If all these places are found and certified, will it change the way we think of the Bible; I doubt it! Biblical studies point to the conclusion that “man may never find Eden outside the pages of God’s WORD.”

Meanwhile, Grandma can keep on reading her Bible and believing every word as God gave it.

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The Cracked Acorn: Good-bye

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It is one word in the English language that I have never come to grips with, “Good-Bye!” Before I can say it, there’s the moistening of the eyes and a slight tightening of the throat, the cords hunt for the sounds that mean separation for a time or longer.  A look out the window helps to pull one’s self together to say that word not often said, “Good-Bye!”

Now that we have all had a touch of frost, the air does seem cleaner and crisp. Early on weekday mornings, I might hear the train whistle at the Haymarket crossing. It’s that lonesome sound that reminds me of my youth when trains stopped in every town to pick up mail and passengers.

When I was maybe 5 years old, I was with my mother when she took my aunt to nearby Auburn, Kentucky to catch the L&N (Louisville and Nashville) to Louisville. We waited in the station room until we heard the whistle and the clanging bell, smoke, and steam as the train pulled to a stop at the station’s back door. We are all familiar with airports, but I don’t think many are with train stations. At the airport, it is a quick hug and then off but with trains, it seems you have an eternity to say “good-bye”. You can wave at boarding and even while the train gathers speed to leave for the big city.

The Hawaiians’ “aloha” may be a better word which means hello and good-by or farewell. Aloha says thank you for sharing your life, energy, and breath with us, and thank you for making us aware that we are all family. Good-bye, so I found in the dictionary, is an alteration of God be with you, suggesting an unknown break of time till we see each other again, and during that period we will need God’s protection and assurance that all will work out for those leaving and for those who remain.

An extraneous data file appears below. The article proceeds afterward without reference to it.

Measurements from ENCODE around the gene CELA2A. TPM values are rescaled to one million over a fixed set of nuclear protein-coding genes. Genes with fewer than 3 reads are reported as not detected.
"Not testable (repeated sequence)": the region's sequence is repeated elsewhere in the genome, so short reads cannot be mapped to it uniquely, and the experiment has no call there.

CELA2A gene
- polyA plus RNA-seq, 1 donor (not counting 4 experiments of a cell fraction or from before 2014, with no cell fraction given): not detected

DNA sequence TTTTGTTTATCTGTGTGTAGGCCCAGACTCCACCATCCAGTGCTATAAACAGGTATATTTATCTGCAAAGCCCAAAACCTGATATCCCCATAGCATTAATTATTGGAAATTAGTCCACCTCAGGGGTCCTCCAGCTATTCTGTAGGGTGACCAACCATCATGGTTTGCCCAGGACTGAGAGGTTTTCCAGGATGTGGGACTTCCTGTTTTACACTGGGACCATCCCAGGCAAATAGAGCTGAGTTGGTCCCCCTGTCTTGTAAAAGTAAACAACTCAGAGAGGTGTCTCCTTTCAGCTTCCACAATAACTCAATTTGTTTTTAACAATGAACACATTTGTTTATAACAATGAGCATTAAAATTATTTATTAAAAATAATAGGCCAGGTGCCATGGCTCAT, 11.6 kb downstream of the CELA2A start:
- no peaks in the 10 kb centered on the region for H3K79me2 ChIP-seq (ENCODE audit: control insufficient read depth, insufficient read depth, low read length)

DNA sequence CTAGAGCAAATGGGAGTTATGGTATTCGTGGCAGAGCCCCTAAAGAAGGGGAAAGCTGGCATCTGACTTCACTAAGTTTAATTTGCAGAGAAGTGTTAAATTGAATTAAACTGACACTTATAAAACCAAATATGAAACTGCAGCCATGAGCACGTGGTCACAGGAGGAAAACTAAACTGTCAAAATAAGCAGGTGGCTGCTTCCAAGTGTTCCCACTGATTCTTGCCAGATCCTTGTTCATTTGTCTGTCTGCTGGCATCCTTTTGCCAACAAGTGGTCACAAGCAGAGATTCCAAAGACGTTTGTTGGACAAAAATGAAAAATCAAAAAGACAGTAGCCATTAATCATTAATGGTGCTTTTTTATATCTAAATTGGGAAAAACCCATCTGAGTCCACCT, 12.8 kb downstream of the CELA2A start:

“I have shown you in all things that by working hard in this way we must help the weak, remembering the words that the Lord Jesus himself said, “There is more happiness in giving than in receiving.” When Paul finished, he knelt down with them all and prayed. They were all crying as they hugged Paul and kissed him goodbye. They were especially sad at the words he had said that they would never see him again. And so they went with him to the ship. We said goodbye to them and left. (ACTS 20: 35-21:1) TODAY’S ENGLISH VERSION

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The Cracked Acorn: A Jewel

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If you want fickle weather, try the Alaskan Aleutian Islands. Shemya Island would be a good start. Rain, snow, high winds, and even a bit of sunshine go through the daily blender of some of the world’s noted fits thrown by Mother Nature. I know. For the better part of a year in the 60s, I headed a team that did passive satellite photographic operations (SATTRACK). Since outside work required a clear night sky, we often had lots of time on our hands. I became very acquainted with the airmen that were barracked in the composite building that housed the mess hall and recreational activities.

We had one clear day a month when we could go beach combing on Shemya Island. At the water’s edge, you could find what looked like round gemstones. These were really pieces of Coca-Cola and Clorox bottles left over from the WWII airstrip occupation of the island. This bit of real estate was a treasure of junk and stuff left behind by the hundreds of military troops and their dependents. A daily magnet was run over the island’s roads to pick up nails. Flat tires were very common. You never carried a spare but had the motor pool come out and install a fresh tire.